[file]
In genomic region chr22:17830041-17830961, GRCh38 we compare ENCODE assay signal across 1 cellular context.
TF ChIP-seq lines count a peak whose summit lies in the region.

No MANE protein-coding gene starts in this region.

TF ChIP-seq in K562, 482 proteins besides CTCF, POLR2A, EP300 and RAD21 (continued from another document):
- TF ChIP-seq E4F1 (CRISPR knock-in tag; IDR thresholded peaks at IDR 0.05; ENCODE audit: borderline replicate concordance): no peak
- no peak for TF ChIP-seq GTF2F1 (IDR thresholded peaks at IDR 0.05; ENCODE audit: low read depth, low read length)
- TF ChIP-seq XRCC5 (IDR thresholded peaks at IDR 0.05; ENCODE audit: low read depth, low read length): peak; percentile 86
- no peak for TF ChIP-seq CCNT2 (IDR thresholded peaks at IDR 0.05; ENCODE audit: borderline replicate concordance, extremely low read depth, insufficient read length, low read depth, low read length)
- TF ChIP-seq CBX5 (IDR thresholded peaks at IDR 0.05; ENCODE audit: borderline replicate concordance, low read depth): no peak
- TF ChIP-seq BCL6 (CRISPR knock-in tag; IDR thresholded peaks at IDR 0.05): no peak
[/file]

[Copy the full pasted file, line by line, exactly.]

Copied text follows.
In genomic region chr22:17830041-17830961, GRCh38 we compare ENCODE assay signal across 1 cellular context.
TF ChIP-seq lines count a peak whose summit lies in the region.

No MANE protein-coding gene starts in this region.

TF ChIP-seq in K562, 482 proteins besides CTCF, POLR2A, EP300 and RAD21 (continued from another document):
- TF ChIP-seq E4F1 (CRISPR knock-in tag; IDR thresholded peaks at IDR 0.05; ENCODE audit: borderline replicate concordance): no peak
- no peak for TF ChIP-seq GTF2F1 (IDR thresholded peaks at IDR 0.05; ENCODE audit: low read depth, low read length)
- TF ChIP-seq XRCC5 (IDR thresholded peaks at IDR 0.05; ENCODE audit: low read depth, low read length): peak; percentile 86
- no peak for TF ChIP-seq CCNT2 (IDR thresholded peaks at IDR 0.05; ENCODE audit: borderline replicate concordance, extremely low read depth, insufficient read length, low read depth, low read length)
- TF ChIP-seq CBX5 (IDR thresholded peaks at IDR 0.05; ENCODE audit: borderline replicate concordance, low read depth): no peak
- TF ChIP-seq BCL6 (CRISPR knock-in tag; IDR thresholded peaks at IDR 0.05): no peak